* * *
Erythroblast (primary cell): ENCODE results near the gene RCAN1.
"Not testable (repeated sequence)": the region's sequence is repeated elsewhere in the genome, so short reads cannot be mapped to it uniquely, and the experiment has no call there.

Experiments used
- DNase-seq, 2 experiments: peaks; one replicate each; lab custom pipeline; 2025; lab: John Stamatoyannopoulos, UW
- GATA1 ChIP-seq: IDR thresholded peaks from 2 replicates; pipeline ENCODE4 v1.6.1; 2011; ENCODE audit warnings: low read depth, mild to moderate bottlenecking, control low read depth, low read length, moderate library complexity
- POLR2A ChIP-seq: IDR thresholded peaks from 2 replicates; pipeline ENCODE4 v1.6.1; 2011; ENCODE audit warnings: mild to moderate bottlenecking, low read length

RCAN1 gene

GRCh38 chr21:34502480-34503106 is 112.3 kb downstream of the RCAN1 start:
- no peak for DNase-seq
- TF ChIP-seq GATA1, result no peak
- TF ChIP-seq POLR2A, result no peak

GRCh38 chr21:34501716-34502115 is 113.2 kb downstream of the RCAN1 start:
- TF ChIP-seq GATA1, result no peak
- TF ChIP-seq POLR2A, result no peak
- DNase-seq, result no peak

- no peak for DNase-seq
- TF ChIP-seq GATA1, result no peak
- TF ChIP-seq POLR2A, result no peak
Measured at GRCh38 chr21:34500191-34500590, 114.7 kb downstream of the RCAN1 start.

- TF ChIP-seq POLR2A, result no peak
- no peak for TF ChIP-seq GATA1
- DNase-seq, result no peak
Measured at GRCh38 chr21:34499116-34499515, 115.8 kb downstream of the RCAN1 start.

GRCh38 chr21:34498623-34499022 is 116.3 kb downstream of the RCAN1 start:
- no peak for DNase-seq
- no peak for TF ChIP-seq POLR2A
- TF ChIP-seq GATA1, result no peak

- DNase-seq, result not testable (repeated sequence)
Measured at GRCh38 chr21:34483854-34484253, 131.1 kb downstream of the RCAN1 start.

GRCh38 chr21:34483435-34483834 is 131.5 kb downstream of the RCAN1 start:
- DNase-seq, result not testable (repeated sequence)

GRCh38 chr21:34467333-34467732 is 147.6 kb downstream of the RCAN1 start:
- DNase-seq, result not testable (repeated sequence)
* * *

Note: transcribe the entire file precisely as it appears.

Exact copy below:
Erythroblast (primary cell): ENCODE results near the gene RCAN1.
"Not testable (repeated sequence)": the region's sequence is repeated elsewhere in the genome, so short reads cannot be mapped to it uniquely, and the experiment has no call there.

Experiments used
- DNase-seq, 2 experiments: peaks; one replicate each; lab custom pipeline; 2025; lab: John Stamatoyannopoulos, UW
- GATA1 ChIP-seq: IDR thresholded peaks from 2 replicates; pipeline ENCODE4 v1.6.1; 2011; ENCODE audit warnings: low read depth, mild to moderate bottlenecking, control low read depth, low read length, moderate library complexity
- POLR2A ChIP-seq: IDR thresholded peaks from 2 replicates; pipeline ENCODE4 v1.6.1; 2011; ENCODE audit warnings: mild to moderate bottlenecking, low read length

RCAN1 gene

GRCh38 chr21:34502480-34503106 is 112.3 kb downstream of the RCAN1 start:
- no peak for DNase-seq
- TF ChIP-seq GATA1, result no peak
- TF ChIP-seq POLR2A, result no peak

GRCh38 chr21:34501716-34502115 is 113.2 kb downstream of the RCAN1 start:
- TF ChIP-seq GATA1, result no peak
- TF ChIP-seq POLR2A, result no peak
- DNase-seq, result no peak

- no peak for DNase-seq
- TF ChIP-seq GATA1, result no peak
- TF ChIP-seq POLR2A, result no peak
Measured at GRCh38 chr21:34500191-34500590, 114.7 kb downstream of the RCAN1 start.

- TF ChIP-seq POLR2A, result no peak
- no peak for TF ChIP-seq GATA1
- DNase-seq, result no peak
Measured at GRCh38 chr21:34499116-34499515, 115.8 kb downstream of the RCAN1 start.

GRCh38 chr21:34498623-34499022 is 116.3 kb downstream of the RCAN1 start:
- no peak for DNase-seq
- no peak for TF ChIP-seq POLR2A
- TF ChIP-seq GATA1, result no peak

- DNase-seq, result not testable (repeated sequence)
Measured at GRCh38 chr21:34483854-34484253, 131.1 kb downstream of the RCAN1 start.

GRCh38 chr21:34483435-34483834 is 131.5 kb downstream of the RCAN1 start:
- DNase-seq, result not testable (repeated sequence)

GRCh38 chr21:34467333-34467732 is 147.6 kb downstream of the RCAN1 start:
- DNase-seq, result not testable (repeated sequence)